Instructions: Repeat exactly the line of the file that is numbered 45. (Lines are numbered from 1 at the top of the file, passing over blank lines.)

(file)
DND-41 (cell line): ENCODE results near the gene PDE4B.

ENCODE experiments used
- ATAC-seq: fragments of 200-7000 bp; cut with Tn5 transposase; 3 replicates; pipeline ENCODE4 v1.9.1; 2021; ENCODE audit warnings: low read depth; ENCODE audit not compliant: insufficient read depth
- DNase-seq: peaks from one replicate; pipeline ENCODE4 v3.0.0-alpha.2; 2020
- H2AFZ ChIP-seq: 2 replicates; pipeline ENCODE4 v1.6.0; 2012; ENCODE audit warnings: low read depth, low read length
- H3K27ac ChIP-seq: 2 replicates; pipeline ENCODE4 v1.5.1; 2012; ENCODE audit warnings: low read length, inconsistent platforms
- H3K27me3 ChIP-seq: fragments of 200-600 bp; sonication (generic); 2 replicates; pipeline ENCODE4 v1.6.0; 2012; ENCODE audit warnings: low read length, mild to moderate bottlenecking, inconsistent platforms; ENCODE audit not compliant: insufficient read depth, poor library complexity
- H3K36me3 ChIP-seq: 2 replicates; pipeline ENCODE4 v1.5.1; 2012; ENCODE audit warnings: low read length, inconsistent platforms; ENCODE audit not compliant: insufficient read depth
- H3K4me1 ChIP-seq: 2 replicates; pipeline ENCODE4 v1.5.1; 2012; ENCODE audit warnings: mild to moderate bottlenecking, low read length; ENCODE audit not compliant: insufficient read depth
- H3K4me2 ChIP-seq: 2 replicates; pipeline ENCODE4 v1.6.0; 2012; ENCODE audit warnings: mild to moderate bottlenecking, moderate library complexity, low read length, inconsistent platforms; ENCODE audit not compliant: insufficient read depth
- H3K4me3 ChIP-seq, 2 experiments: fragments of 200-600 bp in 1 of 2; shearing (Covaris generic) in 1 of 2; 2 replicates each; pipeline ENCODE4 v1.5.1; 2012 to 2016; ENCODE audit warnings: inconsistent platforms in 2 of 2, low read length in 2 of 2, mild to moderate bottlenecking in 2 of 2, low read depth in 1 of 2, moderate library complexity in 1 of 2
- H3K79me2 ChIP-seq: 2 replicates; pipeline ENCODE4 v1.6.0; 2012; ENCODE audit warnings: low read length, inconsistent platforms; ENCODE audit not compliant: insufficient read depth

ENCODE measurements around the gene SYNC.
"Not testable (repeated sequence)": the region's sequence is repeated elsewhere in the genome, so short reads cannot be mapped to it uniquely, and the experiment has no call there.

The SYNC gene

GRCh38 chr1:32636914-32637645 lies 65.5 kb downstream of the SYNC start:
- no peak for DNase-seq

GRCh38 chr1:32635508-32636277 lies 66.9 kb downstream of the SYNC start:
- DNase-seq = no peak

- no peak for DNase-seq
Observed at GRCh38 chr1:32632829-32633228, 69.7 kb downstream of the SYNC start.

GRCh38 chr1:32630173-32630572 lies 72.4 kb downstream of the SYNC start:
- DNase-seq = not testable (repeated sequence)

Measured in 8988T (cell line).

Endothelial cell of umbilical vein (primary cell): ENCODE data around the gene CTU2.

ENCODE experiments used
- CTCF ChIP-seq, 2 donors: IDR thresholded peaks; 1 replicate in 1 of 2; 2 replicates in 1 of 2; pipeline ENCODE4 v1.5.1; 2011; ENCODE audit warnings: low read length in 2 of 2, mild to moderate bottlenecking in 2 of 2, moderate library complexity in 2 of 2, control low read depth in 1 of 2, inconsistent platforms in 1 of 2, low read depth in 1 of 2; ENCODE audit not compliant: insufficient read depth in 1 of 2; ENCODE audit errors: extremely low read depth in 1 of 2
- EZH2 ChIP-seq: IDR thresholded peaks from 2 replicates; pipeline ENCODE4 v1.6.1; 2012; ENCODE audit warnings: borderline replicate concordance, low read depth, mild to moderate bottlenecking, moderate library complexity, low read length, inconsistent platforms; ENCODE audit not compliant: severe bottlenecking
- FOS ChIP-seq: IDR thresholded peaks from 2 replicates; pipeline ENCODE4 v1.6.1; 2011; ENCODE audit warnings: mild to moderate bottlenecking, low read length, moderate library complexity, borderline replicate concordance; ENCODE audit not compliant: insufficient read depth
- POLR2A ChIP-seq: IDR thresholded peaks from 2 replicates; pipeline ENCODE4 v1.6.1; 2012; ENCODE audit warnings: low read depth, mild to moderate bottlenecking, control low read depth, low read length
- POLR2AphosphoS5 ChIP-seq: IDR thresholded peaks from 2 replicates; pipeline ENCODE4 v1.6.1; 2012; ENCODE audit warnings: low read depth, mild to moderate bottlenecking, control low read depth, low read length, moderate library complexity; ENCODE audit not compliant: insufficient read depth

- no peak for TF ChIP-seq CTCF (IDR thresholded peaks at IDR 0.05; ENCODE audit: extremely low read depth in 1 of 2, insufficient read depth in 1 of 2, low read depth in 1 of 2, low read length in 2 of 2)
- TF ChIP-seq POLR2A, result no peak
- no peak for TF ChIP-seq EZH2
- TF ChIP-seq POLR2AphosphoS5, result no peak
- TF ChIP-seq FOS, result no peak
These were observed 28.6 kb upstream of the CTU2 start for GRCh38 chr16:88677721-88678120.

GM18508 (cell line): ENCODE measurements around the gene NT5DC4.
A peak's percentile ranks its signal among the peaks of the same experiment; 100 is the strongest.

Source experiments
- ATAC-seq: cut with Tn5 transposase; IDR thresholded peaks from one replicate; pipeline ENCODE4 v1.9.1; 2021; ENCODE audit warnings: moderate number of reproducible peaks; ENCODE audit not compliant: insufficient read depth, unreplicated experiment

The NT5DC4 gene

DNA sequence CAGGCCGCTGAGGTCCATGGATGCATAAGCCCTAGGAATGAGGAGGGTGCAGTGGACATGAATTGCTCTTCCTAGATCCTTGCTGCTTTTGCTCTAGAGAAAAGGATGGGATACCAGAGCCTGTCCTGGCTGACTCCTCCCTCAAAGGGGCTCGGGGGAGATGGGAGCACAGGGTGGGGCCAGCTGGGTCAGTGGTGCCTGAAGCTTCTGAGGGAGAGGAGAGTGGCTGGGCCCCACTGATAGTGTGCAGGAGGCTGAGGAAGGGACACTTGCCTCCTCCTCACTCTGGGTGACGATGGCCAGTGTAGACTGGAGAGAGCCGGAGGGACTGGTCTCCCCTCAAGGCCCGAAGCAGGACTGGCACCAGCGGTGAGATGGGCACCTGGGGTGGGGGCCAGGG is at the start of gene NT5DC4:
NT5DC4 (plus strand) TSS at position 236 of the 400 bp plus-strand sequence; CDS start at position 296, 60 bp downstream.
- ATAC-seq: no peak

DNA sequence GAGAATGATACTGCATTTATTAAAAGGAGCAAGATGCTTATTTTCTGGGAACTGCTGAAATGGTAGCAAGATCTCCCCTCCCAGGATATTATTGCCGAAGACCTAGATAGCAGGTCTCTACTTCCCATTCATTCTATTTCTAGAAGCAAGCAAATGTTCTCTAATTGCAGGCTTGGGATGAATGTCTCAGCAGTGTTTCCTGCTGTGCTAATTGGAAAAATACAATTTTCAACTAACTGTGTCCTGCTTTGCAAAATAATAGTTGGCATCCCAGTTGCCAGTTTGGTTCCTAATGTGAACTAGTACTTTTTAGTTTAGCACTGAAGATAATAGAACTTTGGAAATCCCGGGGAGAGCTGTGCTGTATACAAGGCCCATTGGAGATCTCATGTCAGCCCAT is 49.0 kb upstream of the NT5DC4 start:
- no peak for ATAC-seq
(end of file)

- ATAC-seq: no peak